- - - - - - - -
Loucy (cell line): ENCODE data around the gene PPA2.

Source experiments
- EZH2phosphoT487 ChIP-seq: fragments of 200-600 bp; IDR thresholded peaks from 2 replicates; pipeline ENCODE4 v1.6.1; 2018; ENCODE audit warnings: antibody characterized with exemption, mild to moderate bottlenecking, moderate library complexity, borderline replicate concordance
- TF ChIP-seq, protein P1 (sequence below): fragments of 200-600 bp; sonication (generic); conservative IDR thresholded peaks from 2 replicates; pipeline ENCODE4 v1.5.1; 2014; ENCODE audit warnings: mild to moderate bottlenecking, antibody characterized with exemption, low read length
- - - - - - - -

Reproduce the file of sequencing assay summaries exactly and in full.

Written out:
Loucy (cell line): ENCODE data around the gene PPA2.

Source experiments
- EZH2phosphoT487 ChIP-seq: fragments of 200-600 bp; IDR thresholded peaks from 2 replicates; pipeline ENCODE4 v1.6.1; 2018; ENCODE audit warnings: antibody characterized with exemption, mild to moderate bottlenecking, moderate library complexity, borderline replicate concordance
- TF ChIP-seq, protein P1 (sequence below): fragments of 200-600 bp; sonication (generic); conservative IDR thresholded peaks from 2 replicates; pipeline ENCODE4 v1.5.1; 2014; ENCODE audit warnings: mild to moderate bottlenecking, antibody characterized with exemption, low read length